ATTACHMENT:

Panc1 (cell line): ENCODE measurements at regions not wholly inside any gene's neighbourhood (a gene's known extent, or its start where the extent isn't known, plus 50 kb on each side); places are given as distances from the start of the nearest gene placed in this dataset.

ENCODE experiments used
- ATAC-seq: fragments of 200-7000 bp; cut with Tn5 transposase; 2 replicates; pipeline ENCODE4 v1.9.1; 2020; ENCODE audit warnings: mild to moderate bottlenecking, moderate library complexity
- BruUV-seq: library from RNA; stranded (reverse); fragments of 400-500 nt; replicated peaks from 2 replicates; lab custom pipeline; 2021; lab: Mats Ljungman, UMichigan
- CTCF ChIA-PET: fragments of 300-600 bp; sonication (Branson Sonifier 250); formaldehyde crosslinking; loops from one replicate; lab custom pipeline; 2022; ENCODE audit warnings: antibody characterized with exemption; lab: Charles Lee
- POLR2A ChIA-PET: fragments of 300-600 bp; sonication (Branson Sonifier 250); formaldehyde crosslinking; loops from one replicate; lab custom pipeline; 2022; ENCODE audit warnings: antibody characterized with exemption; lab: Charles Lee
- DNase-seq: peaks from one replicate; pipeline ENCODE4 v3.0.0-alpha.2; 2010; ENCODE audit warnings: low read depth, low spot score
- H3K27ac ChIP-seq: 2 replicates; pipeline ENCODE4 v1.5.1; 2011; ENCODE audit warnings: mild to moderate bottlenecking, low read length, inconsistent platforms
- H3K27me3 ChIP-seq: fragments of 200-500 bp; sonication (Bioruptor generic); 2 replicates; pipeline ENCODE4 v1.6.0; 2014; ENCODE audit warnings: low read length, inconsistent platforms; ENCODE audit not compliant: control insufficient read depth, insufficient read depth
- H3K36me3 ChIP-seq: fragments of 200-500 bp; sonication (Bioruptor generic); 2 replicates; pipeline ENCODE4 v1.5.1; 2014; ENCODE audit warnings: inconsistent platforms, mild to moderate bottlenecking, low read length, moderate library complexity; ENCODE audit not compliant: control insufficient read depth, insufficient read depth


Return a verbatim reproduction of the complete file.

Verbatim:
Panc1 (cell line): ENCODE measurements at regions not wholly inside any gene's neighbourhood (a gene's known extent, or its start where the extent isn't known, plus 50 kb on each side); places are given as distances from the start of the nearest gene placed in this dataset.

ENCODE experiments used
- ATAC-seq: fragments of 200-7000 bp; cut with Tn5 transposase; 2 replicates; pipeline ENCODE4 v1.9.1; 2020; ENCODE audit warnings: mild to moderate bottlenecking, moderate library complexity
- BruUV-seq: library from RNA; stranded (reverse); fragments of 400-500 nt; replicated peaks from 2 replicates; lab custom pipeline; 2021; lab: Mats Ljungman, UMichigan
- CTCF ChIA-PET: fragments of 300-600 bp; sonication (Branson Sonifier 250); formaldehyde crosslinking; loops from one replicate; lab custom pipeline; 2022; ENCODE audit warnings: antibody characterized with exemption; lab: Charles Lee
- POLR2A ChIA-PET: fragments of 300-600 bp; sonication (Branson Sonifier 250); formaldehyde crosslinking; loops from one replicate; lab custom pipeline; 2022; ENCODE audit warnings: antibody characterized with exemption; lab: Charles Lee
- DNase-seq: peaks from one replicate; pipeline ENCODE4 v3.0.0-alpha.2; 2010; ENCODE audit warnings: low read depth, low spot score
- H3K27ac ChIP-seq: 2 replicates; pipeline ENCODE4 v1.5.1; 2011; ENCODE audit warnings: mild to moderate bottlenecking, low read length, inconsistent platforms
- H3K27me3 ChIP-seq: fragments of 200-500 bp; sonication (Bioruptor generic); 2 replicates; pipeline ENCODE4 v1.6.0; 2014; ENCODE audit warnings: low read length, inconsistent platforms; ENCODE audit not compliant: control insufficient read depth, insufficient read depth
- H3K36me3 ChIP-seq: fragments of 200-500 bp; sonication (Bioruptor generic); 2 replicates; pipeline ENCODE4 v1.5.1; 2014; ENCODE audit warnings: inconsistent platforms, mild to moderate bottlenecking, low read length, moderate library complexity; ENCODE audit not compliant: control insufficient read depth, insufficient read depth